AntioxydantSpecial category

Cranberry proanthocyans (Vaccinium macrocarpon)

The American cranberry (Vaccinium macrocarpon) is also called large red lingonberry, atoca or ataka.  It is native to North America (eastern Canada, and the eastern United States, in North Carolina at high altitude).  Cranberries are one of the three most traded fruits in America.  Cranberries are a particularly rich source of phenolic phytochemicals. Cranberries contain phenolic acids (benzoic, hydroxycinnamic, ellagic acids and flavonoids such as anthocyanins and proanthocyans.

Possible health benefits:

Urinary tract infections (cystitis)

Cranberries are best known for their role in preventing urinary tract infections, especially for those with recurrent infections.  The high level of proanthocyanidins (PAC) in cranberries helps reduce the adhesion of certain bacteria (especially Ecoli) to the walls of the urinary tract, in turn, by preventing bacteria from adhering to them and causing a urinary tract infection (see urinary tract infections / how it works).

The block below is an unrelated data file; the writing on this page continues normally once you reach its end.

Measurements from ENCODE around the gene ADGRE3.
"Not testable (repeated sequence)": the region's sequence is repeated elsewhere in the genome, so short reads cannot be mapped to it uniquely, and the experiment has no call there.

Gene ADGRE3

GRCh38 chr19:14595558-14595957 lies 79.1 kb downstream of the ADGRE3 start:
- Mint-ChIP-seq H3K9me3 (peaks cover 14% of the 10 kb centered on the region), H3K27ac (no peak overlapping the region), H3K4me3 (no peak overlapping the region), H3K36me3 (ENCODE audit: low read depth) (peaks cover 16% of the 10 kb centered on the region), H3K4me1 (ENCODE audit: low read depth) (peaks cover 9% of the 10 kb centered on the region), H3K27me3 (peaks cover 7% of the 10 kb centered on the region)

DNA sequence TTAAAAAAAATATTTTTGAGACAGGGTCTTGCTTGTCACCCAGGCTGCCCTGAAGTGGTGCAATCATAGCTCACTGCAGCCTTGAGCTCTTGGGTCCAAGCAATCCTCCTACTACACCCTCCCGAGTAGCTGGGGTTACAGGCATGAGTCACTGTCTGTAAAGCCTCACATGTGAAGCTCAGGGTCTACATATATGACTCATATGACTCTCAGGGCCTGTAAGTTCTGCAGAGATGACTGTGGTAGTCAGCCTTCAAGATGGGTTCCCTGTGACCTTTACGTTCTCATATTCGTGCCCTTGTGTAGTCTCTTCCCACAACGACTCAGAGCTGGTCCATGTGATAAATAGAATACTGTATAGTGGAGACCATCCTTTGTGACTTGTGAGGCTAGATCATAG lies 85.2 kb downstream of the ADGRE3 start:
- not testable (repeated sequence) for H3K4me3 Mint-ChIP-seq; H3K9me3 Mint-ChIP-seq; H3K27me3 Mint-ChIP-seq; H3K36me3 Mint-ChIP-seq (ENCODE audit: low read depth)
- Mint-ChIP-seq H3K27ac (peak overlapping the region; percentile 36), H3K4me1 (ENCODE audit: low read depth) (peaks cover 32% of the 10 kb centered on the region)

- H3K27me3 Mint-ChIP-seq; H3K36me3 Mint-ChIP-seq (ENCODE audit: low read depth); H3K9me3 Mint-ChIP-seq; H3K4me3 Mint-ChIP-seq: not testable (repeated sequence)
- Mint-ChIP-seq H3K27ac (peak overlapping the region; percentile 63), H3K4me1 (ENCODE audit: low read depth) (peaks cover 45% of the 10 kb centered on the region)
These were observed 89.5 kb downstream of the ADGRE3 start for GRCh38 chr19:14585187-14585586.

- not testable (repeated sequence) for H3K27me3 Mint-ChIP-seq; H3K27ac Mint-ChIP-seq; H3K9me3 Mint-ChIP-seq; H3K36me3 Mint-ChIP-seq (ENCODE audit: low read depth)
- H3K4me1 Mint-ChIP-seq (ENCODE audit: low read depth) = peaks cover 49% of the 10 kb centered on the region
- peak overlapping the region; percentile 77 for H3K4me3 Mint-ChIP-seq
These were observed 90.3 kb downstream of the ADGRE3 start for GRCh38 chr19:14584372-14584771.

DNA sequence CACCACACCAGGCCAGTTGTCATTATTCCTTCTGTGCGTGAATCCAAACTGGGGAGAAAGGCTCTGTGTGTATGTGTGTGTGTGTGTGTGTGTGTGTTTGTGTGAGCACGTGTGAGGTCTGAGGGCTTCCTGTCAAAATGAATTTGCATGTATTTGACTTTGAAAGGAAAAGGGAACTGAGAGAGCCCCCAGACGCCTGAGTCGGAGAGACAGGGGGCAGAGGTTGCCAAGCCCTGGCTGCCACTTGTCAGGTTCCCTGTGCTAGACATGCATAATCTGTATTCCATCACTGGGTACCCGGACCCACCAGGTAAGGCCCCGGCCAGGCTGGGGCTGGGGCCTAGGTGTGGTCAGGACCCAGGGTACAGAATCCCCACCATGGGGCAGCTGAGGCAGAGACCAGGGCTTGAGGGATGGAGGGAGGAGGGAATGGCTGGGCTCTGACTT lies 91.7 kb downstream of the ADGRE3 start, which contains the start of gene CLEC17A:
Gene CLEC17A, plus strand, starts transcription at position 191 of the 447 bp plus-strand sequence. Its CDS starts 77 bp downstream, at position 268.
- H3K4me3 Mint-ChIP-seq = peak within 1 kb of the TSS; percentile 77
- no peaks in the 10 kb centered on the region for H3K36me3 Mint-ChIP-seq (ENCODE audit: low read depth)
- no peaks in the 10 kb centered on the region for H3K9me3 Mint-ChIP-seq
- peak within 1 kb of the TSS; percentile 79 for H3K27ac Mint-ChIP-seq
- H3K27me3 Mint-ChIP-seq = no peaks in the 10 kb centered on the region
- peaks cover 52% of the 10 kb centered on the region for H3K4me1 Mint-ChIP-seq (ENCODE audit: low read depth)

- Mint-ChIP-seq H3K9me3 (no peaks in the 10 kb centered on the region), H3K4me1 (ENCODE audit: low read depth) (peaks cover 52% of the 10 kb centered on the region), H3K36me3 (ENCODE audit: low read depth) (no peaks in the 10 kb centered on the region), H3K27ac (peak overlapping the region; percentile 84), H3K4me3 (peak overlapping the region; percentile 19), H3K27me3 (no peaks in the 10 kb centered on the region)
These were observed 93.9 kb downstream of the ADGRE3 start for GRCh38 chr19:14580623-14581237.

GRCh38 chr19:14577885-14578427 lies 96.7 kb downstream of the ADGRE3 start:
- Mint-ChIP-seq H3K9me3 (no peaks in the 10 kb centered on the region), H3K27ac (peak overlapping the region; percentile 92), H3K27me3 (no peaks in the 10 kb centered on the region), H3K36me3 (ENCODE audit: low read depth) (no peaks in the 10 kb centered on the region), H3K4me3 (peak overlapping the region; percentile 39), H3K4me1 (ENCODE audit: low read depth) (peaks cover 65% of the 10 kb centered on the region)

Cardiovascular diseases

Some evidence suggests that the polyphenols (anthocyanins, proanthocyanes, etc.) in cranberries may reduce the risk of cardiovascular disease (CVD) by preventing platelet buildup and reducing blood pressure via an anti-inflammatorymechanism.


Research has shown that cranberries can slow tumor progression in prostate, liver, breast, ovarian and colon cancers.


Researchers from the Department’s Centre for Oral Biology  Eastman Dentistry from the University of Rochester Medical Center argue that the proanthocyanes contained in cranberries help prevent urinary tract infections, can also prevent bacteria from binding to teeth and thus be beneficial in the prevention of gum disease including periodontia.



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